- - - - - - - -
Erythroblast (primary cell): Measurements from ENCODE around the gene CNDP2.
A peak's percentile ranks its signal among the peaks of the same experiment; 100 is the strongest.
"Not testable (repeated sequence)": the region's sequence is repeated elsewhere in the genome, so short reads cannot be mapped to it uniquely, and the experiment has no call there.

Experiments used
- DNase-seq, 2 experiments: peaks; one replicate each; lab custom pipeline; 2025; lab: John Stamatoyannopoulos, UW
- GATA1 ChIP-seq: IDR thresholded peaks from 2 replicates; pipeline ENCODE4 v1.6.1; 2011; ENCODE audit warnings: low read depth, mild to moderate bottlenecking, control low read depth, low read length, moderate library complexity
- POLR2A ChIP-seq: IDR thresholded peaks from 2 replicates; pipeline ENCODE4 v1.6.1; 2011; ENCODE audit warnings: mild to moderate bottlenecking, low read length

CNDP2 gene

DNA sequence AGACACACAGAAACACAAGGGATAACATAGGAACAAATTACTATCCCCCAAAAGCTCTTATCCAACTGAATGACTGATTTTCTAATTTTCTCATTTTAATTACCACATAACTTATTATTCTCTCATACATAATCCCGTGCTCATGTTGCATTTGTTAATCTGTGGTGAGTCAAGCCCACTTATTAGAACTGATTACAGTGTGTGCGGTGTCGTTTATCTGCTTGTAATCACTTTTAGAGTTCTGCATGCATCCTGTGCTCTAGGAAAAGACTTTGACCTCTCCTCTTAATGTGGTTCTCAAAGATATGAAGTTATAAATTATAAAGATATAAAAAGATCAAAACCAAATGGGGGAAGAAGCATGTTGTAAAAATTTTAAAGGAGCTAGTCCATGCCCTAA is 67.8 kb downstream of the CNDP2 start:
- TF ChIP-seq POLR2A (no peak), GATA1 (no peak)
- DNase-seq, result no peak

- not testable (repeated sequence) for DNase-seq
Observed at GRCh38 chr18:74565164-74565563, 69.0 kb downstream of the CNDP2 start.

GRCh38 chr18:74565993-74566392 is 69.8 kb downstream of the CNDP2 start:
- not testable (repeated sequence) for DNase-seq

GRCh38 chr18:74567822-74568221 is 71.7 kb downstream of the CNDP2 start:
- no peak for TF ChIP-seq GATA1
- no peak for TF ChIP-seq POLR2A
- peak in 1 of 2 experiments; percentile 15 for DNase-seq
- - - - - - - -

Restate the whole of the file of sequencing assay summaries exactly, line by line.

Erythroblast (primary cell): Measurements from ENCODE around the gene CNDP2.
A peak's percentile ranks its signal among the peaks of the same experiment; 100 is the strongest.
"Not testable (repeated sequence)": the region's sequence is repeated elsewhere in the genome, so short reads cannot be mapped to it uniquely, and the experiment has no call there.

Experiments used
- DNase-seq, 2 experiments: peaks; one replicate each; lab custom pipeline; 2025; lab: John Stamatoyannopoulos, UW
- GATA1 ChIP-seq: IDR thresholded peaks from 2 replicates; pipeline ENCODE4 v1.6.1; 2011; ENCODE audit warnings: low read depth, mild to moderate bottlenecking, control low read depth, low read length, moderate library complexity
- POLR2A ChIP-seq: IDR thresholded peaks from 2 replicates; pipeline ENCODE4 v1.6.1; 2011; ENCODE audit warnings: mild to moderate bottlenecking, low read length

CNDP2 gene

DNA sequence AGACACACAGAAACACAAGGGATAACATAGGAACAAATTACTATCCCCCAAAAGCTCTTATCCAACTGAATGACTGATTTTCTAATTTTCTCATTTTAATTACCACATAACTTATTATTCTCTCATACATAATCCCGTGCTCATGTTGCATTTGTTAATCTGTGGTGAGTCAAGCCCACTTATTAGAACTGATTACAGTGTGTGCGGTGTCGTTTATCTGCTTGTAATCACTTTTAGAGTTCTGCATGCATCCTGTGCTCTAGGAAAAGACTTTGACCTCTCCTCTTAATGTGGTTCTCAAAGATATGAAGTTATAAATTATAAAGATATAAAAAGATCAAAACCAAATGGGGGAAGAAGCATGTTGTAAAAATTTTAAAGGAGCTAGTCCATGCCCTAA is 67.8 kb downstream of the CNDP2 start:
- TF ChIP-seq POLR2A (no peak), GATA1 (no peak)
- DNase-seq, result no peak

- not testable (repeated sequence) for DNase-seq
Observed at GRCh38 chr18:74565164-74565563, 69.0 kb downstream of the CNDP2 start.

GRCh38 chr18:74565993-74566392 is 69.8 kb downstream of the CNDP2 start:
- not testable (repeated sequence) for DNase-seq

GRCh38 chr18:74567822-74568221 is 71.7 kb downstream of the CNDP2 start:
- no peak for TF ChIP-seq GATA1
- no peak for TF ChIP-seq POLR2A
- peak in 1 of 2 experiments; percentile 15 for DNase-seq